Kaspar noted the team is also working to establish the safety of this particular gene therapy approach by administering the therapy to rodents and other larger species. Information obtained from these studies will be "crucial" evidence when it comes to convincing the U.S. Food and Drug Administration (FDA) to approve the treatment for clinical testing in humans, he said.

"We have assembled a clinical working group and are pursuing these studies to determine safety, dosage and window of opportunity as we plan the first clinical trials," said study team member Kevin Foust, a research scientist also at Nationwide Children's.

"We are also working to develop an improved virus that is capable of targeting motor neurons in older mice and nonhuman primates in order to extend [the potential therapy] to older patients."

Meaning for people with SMA

Clinical trials in humans will be necessary before the U.S. Food and Drug Administration (FDA) can consider this technique as a treatment for SMA patients. The positive results from testing in the monkey should help pave the way for such trials, as that animal's genetic similarities to humans indicate an increased likelihood that the delivery method may work in humans.

An important factor researchers will need to consider in refining this type of treatment for humans is the possibility of rejection by the immune system, which sometimes is a problem when a missing protein is replaced. People with SMA produce some SMN protein, so the immune system will have encountered it before and is likely to accept it without a fight. It's unknown, however, whether the body will mount an immunological response to the AAV9 viral vehicle used to deliver the SMN gene.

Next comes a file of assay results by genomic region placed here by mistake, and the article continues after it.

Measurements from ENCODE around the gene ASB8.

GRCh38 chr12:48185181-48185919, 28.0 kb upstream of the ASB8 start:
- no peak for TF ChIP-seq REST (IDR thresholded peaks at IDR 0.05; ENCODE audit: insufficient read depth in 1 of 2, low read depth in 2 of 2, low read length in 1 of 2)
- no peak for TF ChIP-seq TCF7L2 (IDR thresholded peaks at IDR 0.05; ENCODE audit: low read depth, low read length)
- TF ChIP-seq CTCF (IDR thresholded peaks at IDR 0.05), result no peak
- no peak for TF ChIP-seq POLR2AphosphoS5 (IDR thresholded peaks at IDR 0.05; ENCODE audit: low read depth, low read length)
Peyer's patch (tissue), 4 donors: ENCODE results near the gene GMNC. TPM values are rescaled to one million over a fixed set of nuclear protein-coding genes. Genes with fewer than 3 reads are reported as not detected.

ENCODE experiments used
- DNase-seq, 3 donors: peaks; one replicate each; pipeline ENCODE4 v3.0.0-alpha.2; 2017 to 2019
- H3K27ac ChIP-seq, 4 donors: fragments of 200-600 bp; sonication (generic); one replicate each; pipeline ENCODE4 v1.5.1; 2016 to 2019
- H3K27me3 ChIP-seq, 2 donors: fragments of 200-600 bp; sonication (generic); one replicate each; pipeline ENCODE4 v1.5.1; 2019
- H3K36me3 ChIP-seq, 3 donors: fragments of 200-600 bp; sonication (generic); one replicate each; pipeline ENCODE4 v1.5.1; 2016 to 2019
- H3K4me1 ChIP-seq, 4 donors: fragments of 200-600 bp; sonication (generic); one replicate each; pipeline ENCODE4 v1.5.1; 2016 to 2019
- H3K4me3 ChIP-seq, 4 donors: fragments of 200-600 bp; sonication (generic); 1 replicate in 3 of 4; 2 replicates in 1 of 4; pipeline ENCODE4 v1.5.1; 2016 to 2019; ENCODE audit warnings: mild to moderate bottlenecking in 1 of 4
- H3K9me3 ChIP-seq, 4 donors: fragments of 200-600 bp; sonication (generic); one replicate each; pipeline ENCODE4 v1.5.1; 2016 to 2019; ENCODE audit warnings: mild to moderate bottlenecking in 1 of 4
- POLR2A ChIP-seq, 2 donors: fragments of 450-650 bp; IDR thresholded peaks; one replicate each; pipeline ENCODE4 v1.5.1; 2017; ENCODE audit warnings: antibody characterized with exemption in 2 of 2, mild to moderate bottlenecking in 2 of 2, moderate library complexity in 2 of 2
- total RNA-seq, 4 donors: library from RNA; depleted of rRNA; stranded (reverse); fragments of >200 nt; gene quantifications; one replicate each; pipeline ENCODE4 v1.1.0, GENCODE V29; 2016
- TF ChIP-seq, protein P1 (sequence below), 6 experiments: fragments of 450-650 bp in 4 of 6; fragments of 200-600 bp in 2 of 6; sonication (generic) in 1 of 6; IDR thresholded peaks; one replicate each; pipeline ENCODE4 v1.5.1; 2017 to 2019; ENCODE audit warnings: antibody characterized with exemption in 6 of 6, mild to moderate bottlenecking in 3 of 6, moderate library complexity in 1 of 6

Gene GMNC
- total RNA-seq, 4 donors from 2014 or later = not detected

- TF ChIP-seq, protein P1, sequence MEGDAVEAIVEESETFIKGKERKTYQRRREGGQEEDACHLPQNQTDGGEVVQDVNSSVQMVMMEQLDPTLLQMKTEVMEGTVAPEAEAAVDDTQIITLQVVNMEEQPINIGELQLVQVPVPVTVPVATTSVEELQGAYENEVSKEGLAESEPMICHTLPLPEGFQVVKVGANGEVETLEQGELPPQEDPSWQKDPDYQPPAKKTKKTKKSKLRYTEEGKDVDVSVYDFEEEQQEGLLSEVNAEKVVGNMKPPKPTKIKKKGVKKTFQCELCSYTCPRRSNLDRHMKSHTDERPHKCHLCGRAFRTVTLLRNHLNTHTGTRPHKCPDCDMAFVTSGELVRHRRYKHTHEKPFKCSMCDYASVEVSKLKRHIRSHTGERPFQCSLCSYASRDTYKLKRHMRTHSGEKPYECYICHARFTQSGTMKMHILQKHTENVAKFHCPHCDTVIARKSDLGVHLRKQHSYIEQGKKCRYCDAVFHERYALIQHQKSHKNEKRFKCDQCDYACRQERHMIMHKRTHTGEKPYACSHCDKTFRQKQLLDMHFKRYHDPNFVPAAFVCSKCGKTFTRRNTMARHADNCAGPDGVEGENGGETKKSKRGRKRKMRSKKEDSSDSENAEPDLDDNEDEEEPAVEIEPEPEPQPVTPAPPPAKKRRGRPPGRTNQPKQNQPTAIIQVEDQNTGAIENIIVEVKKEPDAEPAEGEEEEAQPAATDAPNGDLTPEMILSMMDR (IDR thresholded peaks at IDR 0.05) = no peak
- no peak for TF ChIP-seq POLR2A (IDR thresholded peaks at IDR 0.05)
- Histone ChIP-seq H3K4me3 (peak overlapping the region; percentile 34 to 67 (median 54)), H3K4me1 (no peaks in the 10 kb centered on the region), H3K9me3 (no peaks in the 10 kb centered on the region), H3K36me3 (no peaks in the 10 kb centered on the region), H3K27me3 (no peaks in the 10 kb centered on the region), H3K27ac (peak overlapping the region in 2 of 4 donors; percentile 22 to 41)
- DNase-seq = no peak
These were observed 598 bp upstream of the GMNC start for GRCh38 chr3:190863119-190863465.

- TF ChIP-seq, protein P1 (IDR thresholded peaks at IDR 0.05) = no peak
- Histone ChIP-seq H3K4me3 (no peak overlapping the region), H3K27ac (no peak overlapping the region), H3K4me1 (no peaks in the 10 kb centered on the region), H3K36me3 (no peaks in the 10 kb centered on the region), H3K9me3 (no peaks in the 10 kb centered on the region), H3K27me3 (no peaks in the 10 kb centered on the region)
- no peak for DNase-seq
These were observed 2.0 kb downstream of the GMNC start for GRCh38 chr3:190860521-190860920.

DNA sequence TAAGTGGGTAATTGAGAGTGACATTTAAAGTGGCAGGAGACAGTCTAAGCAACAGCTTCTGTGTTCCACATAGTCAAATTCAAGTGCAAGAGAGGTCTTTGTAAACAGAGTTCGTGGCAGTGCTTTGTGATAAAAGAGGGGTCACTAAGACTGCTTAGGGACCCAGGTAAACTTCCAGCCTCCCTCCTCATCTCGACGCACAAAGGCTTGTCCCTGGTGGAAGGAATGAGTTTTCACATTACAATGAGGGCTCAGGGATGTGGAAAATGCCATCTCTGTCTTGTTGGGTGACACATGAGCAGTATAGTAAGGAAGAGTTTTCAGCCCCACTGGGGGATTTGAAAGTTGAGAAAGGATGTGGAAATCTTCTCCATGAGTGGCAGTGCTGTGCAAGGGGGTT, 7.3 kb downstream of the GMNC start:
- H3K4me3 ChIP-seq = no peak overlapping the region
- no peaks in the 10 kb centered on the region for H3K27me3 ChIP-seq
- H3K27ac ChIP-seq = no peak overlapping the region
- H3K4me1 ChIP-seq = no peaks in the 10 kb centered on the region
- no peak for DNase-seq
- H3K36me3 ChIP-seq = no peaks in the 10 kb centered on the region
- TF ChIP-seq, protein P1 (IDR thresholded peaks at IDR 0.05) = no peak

The very early “window of opportunity” for achieving results puts an increased emphasis on newborn screening to facilitate early detection of the disease. A test for this purpose exists, but the cost is high and it is not routinely given to newborns.

MDA's role

Although MDA did not fund this specific project, Kaspar received MDA funding in the past for a study that showed AAV9 efficiently targets cells in the central nervous system, including motor neurons.

In addition, Burghes noted that past MDA funding "was instrumental in creating the SMA mice that were used for testing this promising new therapy." Burghes currently holds an MDA grant for work in SMA research.

For more on the molecular mechanisms of SMA, see In Focus: Spinal Muscular Atrophy.